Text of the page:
There are a great many items in the facility study that are considered “urgent.” Some of them include:
Kitchen equipment (wooden prep table needs to be swapped out for stainless); soundproofing (and a window) for the guidance office; the science room needs all electronics for the fume hood removed to be up to code; electrical panels needs locks; daycare is starting and parents having access to the school when dropping off children is deemed a safety risk; interior doors need working locks, the wall by the art room needs to be finished and there needs to be more storage for chemicals.
Moving outside for a moment, the parking lot needs to be resealed and lines repainted. Also a fence is recommended for students to funnel through so they are not darting darting across the street. Another option was presented to construct additional parking to the right of the main entrance and use that for drop offs and pickups.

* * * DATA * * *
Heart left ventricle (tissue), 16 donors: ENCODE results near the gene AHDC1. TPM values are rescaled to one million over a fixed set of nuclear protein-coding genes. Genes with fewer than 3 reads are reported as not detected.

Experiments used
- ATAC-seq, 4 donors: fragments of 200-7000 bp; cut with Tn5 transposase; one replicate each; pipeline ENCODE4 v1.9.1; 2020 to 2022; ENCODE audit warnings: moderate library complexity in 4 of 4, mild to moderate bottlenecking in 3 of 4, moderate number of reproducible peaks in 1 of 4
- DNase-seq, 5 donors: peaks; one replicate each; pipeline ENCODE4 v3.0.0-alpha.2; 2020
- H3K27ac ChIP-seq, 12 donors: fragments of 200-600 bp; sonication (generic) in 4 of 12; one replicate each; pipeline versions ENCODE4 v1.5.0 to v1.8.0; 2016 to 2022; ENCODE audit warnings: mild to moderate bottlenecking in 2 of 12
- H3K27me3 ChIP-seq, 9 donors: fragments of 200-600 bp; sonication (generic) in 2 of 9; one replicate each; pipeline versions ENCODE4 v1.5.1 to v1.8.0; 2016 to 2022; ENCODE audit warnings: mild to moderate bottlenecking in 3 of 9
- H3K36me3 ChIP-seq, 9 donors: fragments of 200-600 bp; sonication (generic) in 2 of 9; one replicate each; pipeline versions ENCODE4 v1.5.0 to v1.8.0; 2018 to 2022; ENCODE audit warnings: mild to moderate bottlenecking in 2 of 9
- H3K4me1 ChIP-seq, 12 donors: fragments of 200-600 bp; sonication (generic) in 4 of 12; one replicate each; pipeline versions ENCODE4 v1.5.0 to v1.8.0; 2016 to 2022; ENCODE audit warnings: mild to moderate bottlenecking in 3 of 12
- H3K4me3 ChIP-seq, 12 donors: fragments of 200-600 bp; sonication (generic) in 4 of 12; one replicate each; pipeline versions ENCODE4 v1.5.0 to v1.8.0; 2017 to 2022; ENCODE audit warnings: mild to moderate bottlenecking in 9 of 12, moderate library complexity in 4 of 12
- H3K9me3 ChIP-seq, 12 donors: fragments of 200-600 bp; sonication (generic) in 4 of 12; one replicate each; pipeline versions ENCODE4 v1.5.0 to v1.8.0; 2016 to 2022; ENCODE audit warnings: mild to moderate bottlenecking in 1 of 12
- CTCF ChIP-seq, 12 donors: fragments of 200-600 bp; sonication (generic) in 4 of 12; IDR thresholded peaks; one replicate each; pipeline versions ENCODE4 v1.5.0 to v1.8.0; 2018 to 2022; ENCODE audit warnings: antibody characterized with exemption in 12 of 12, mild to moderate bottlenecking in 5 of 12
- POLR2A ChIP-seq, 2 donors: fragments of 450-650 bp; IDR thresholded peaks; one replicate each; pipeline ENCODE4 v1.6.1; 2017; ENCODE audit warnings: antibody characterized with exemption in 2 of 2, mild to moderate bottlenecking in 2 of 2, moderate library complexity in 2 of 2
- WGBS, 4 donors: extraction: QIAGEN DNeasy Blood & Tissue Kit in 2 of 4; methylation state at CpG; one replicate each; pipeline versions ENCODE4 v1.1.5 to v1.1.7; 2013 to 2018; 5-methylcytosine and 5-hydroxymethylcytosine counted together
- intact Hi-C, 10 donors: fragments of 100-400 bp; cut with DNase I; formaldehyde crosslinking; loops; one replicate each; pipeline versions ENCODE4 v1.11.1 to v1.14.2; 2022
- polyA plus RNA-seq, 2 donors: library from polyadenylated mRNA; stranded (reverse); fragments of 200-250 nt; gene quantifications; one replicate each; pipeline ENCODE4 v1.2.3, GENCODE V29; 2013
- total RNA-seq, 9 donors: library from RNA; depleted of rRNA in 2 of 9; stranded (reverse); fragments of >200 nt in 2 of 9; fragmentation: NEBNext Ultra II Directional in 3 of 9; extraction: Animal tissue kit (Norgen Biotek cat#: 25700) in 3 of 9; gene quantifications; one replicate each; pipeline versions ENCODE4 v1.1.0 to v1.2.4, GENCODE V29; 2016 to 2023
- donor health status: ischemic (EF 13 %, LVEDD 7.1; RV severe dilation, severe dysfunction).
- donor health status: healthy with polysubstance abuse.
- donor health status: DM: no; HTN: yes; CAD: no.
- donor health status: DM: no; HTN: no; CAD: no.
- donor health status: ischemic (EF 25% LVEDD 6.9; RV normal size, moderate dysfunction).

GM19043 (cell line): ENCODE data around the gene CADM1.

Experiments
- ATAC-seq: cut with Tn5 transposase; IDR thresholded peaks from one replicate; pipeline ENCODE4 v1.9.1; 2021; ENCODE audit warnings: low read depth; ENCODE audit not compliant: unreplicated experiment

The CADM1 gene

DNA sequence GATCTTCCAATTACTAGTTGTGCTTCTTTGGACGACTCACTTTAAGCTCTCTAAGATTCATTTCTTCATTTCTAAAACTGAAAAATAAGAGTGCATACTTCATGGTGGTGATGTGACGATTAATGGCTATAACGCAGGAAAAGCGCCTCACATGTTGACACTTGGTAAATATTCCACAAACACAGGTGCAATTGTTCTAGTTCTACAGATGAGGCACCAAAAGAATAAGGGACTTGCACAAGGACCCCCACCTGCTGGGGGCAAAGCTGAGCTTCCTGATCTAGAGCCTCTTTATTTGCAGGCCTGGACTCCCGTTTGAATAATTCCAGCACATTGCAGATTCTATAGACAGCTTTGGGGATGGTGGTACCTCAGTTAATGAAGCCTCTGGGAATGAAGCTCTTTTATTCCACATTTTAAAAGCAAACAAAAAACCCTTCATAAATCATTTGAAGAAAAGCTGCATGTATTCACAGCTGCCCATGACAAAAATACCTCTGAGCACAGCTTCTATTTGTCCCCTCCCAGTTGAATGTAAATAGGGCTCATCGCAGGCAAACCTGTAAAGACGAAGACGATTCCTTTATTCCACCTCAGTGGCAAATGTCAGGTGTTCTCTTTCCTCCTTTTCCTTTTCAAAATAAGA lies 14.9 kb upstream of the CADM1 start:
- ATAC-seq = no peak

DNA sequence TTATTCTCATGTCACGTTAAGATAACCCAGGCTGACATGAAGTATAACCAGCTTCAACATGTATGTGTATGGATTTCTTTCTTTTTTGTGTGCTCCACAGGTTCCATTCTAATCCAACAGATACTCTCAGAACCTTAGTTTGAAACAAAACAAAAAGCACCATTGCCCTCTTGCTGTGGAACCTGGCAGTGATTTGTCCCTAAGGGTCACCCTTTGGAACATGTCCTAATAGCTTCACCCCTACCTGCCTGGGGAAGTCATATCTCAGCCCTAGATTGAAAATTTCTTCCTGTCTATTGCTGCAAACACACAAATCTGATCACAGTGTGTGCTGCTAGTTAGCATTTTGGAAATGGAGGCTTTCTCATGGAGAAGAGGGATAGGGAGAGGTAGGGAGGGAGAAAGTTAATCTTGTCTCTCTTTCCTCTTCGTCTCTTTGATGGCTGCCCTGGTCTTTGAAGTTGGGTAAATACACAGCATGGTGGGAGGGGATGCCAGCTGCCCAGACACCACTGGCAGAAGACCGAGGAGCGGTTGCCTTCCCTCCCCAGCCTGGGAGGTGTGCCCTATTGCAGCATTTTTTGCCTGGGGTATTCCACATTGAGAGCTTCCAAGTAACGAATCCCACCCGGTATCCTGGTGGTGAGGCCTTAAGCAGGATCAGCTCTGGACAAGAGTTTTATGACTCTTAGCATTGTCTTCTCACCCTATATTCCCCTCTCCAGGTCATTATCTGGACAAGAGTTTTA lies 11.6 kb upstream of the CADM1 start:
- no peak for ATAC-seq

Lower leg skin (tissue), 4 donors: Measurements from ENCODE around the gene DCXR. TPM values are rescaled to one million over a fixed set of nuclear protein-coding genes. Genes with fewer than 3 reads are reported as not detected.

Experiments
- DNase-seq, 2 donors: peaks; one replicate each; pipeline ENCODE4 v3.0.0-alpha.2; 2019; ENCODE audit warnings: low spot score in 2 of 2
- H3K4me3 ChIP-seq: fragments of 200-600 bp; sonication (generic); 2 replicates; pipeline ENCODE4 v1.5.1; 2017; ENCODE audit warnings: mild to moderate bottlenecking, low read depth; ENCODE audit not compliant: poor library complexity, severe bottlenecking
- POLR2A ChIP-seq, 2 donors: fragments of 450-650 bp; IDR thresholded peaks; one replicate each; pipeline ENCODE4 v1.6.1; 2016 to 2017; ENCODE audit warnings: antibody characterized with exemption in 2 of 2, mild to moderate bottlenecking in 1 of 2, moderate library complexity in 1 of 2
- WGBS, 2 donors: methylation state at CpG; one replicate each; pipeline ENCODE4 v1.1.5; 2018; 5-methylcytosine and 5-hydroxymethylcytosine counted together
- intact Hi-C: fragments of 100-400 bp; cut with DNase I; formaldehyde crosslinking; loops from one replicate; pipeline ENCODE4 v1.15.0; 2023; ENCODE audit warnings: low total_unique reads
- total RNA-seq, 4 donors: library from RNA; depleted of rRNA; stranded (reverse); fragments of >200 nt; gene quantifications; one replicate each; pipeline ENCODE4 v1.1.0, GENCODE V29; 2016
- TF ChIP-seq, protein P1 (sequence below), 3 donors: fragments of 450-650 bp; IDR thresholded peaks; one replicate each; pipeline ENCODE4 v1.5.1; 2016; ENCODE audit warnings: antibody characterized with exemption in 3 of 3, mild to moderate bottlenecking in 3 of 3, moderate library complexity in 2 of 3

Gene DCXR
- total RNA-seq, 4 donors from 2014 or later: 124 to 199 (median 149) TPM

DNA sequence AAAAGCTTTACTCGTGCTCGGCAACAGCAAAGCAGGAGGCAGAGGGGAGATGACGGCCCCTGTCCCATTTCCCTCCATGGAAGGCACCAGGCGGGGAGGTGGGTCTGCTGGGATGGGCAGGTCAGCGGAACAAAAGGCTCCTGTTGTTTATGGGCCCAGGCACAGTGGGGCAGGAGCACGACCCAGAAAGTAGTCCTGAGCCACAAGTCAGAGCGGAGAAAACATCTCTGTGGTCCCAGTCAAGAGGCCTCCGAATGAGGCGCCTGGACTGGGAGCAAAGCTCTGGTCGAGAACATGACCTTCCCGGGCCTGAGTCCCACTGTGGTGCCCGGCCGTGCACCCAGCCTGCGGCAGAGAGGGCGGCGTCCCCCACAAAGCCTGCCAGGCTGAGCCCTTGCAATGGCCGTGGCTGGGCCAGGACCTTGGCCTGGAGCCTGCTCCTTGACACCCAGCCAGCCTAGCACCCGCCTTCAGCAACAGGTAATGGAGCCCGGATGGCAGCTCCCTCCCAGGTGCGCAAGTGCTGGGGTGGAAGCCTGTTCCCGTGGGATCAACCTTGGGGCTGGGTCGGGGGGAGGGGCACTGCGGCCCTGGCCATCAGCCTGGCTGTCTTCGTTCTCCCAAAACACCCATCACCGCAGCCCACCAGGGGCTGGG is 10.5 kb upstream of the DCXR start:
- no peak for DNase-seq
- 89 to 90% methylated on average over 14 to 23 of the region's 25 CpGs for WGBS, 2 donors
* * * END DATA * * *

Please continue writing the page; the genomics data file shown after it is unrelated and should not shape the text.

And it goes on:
Tuckpointing is necessary in several areas and the exterior needs to be monitored to stay on top of that issue where the face of bricks literally falls off the buildings.
Also there are gaps under several of the school bus garage doors -so the ground needs to be leveled and gaps removed so rodents and other critters are prevented from gaining access.
The water fountains are very old and most need to be replaced and same with the counters in the Home Economics room.
The chalkboards should be upgraded to whiteboards to eliminate chalk dust – and the space that houses the computer lab “should be spruced up to make it more appealing.” (Of note, this received a 'nine' with 10 as the most urgent and is likely one of the areas the school board deemed not quite so necessary.)